Beyond our love for TV, there is just something more that keep us tuned into our favorite shows or programs. Whether you are a faithful of Jon Stewart’s The Daily Show, Jimmy Kimmel’s Jimmy Kimmel Live or Ellen DeGeneres’ show, there is little doubt the presenters give the programs an edge. If you fancy taking up their roles or launching your own TV show or program, here is what you need to know about the work of TV presenters.
What do TV presenters do?
Much of the hard work is done by the team that works behind the scenes, so the job of TV presenters is to:
- Introduce viewers to the program
- Interview program contributors – Depending on the show, these could be politicians, celebrities, newsmakers, government officials, sports personalities, corporate figures etc.
- Take instruction from the producer
- Help program researchers find topics to be covered during the program
- Assist producers in identifying suitable contributors for the show
- Stay abreast of current affairs and industry trends
- Make promotional appearances in industry events
In general, TV presenters are the face of a program. Their stylistic reputation plays a huge role in developing the program’s audience
The work schedules of TV presenters often depends on whether their shows are live or recorded. Those who hold live shows typically have irregular schedules, as they have to be present when the show is scheduled to go on air. On the other hand, those whose shows are recorded, generally work from 9am to 5pm, Monday to Friday, and sometimes during the weekend.
While at work, TV presenters spend their time in a studio environment, complete with regulated sound, air and lighting. If you are camera-shy, start befriending them!
According to job site Indeed, TV presenters earn an average annual salary of $92,000 a year.
There are no set educational requirements for becoming a TV presenter. While some employers go for folks with professional training in broadcast journalism, others go for reputable celebrities without any relevant credential. In short, it all depends on the needs of the show or program.
Nonetheless, it is not advisable to seek celebrity status as a means of breaking into the TV industry. Instead, you should pursue a bachelor’s degree in broadcast journalism or television broadcasting. These programs will equip you with the knowledge of TV production, TV reporting, mass communication and writing for TV.
You can also get started with a bachelor’s degree in communication or journalism.
Some programs, especially political ones, may require hosts with a background in political science.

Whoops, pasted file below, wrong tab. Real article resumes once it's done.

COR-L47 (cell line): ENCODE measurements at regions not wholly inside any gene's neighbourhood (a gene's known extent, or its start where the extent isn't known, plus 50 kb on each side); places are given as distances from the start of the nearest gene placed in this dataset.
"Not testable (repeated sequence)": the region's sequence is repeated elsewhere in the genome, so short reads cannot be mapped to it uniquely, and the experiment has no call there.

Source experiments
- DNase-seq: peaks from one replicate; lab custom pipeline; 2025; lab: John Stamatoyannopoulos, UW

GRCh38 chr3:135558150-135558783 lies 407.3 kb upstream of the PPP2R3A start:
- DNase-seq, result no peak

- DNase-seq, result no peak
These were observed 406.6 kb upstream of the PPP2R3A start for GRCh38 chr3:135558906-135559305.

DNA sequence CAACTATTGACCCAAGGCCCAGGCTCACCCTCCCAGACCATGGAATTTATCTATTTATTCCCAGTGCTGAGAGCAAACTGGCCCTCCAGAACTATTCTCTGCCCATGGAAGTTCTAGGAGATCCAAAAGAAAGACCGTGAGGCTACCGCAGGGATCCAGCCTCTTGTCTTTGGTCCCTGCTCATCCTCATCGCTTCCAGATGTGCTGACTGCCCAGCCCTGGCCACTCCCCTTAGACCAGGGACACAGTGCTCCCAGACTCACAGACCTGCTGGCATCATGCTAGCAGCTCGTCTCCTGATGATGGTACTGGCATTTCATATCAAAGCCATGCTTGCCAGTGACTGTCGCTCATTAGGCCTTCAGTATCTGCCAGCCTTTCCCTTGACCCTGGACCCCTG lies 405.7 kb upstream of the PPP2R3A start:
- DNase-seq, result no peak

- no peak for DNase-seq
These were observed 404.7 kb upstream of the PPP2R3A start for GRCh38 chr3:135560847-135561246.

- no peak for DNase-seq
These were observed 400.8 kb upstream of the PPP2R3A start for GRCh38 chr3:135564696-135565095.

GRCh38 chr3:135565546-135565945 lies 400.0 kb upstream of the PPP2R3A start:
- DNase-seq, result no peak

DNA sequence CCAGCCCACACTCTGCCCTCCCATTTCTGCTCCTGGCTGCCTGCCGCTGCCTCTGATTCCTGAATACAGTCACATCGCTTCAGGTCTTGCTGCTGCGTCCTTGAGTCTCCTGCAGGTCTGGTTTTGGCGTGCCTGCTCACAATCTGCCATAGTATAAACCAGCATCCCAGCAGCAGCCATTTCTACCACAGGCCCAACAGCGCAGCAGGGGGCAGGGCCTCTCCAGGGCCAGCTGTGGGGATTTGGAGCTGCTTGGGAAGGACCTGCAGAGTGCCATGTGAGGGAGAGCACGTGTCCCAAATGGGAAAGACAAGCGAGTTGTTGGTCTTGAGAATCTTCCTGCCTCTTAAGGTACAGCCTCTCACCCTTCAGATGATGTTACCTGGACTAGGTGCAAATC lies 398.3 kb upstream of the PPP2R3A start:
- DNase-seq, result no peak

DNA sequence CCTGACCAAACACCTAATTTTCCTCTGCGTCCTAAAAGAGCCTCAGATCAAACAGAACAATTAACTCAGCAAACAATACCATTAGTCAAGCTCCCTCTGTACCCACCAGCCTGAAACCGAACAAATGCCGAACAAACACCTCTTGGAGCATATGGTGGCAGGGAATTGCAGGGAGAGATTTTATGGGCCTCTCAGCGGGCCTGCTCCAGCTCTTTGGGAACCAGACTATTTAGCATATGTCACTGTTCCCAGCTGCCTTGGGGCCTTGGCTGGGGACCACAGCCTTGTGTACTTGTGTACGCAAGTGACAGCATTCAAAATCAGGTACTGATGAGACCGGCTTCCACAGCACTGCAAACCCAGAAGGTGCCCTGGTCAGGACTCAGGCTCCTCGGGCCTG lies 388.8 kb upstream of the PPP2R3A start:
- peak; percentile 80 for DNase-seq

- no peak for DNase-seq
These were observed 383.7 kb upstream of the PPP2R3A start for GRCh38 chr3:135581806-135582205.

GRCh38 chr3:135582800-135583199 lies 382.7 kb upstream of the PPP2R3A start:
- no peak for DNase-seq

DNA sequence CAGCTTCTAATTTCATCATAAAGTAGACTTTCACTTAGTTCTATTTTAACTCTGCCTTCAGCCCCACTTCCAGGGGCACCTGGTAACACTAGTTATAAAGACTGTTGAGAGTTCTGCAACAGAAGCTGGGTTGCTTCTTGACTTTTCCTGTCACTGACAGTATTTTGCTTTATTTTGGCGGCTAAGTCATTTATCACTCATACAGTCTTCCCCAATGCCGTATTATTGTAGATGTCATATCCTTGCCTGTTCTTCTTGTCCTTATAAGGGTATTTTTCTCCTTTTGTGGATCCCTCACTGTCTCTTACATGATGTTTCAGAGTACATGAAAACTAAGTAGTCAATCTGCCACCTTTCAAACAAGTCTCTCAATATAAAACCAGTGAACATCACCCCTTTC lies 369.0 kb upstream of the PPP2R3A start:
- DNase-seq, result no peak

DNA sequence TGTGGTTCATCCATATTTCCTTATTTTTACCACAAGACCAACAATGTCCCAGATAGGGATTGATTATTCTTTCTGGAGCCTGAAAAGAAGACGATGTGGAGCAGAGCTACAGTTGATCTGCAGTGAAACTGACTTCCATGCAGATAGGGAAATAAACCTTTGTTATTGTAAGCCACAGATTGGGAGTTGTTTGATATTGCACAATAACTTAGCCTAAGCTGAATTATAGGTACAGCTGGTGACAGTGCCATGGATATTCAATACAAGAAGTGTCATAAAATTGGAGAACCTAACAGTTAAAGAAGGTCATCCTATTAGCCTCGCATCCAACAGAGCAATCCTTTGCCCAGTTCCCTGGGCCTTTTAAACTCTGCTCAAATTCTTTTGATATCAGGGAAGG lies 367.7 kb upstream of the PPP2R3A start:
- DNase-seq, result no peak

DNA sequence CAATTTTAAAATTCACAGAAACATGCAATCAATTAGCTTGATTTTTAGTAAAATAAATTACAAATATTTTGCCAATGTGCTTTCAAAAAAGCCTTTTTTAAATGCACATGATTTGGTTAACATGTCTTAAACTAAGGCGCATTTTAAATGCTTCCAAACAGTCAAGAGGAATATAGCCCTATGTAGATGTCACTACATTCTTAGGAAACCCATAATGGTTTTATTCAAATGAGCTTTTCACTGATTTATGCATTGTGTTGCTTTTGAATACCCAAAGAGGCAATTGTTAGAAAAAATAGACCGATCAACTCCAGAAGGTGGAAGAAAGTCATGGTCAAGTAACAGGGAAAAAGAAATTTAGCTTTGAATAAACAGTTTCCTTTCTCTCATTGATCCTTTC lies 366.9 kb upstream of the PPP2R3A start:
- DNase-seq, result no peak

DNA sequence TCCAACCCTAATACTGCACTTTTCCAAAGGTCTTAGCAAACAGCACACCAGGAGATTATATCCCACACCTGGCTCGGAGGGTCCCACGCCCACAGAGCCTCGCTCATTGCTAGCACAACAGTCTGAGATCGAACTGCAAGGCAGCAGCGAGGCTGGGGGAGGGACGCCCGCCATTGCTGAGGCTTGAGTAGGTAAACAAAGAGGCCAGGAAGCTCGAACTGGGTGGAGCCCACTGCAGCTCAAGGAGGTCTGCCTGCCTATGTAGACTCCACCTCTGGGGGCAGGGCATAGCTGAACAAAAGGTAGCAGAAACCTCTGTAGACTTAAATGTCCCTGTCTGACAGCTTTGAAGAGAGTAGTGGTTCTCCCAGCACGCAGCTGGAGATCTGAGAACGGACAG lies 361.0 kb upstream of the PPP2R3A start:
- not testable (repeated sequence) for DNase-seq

To succeed as a TV presenter, a lot depends on your professional skills and personal attributes. Here are the qualities you need:
- An outgoing personality
- Exceptional communication skills
- A good memory
- Strong presentation skills
- Good quick-thinking and creative skills
- Good research skills
- The ability to remain calm under pressure
- The ability to stay composed when interviewing intimidating program contributors (strong interviewing skills)
- Time management skills
- Good multitasking and organizational skills
- The ability to view critics of the program positively
- Good interpersonal skills
- Good teamwork skills
Once your program goes on air, focus on growing your audience. Patience is key, as it may take you some time to realize this goal.
In this industry, your advancement lies squarely on how well you perform on your first job. If your program becomes the talk of the town and gains a vast audience, larger TV stations will not take long to come your way with fatter paychecks.
As you continue working, you can attend workshops organized by media organizations to improve your skillset. Importantly, use social media tools to monitor what viewers are saying about your program and implement suitable changes to your presenting style.
You may also pursue a master’s degree in broadcast journalism to enhance your professional knowledge.
Although TV stations are the primary employers of TV presenters, employment opportunities are also available in companies that provide content for TV stations.
In time, you can advance to launch your own show, which can be aired by a large station.
Competition for jobs in the TV industry is quite fierce. It takes a combination of skill, education and talent to stand out from the crowd. Attend industry events, such as TV awards, and network with other industry professionals to improve your chances of getting insider information when vacancies occur.
So if you are keen on joining the epic battle of TV presenters for America’s wandering eyes, you now know what it takes. Good luck!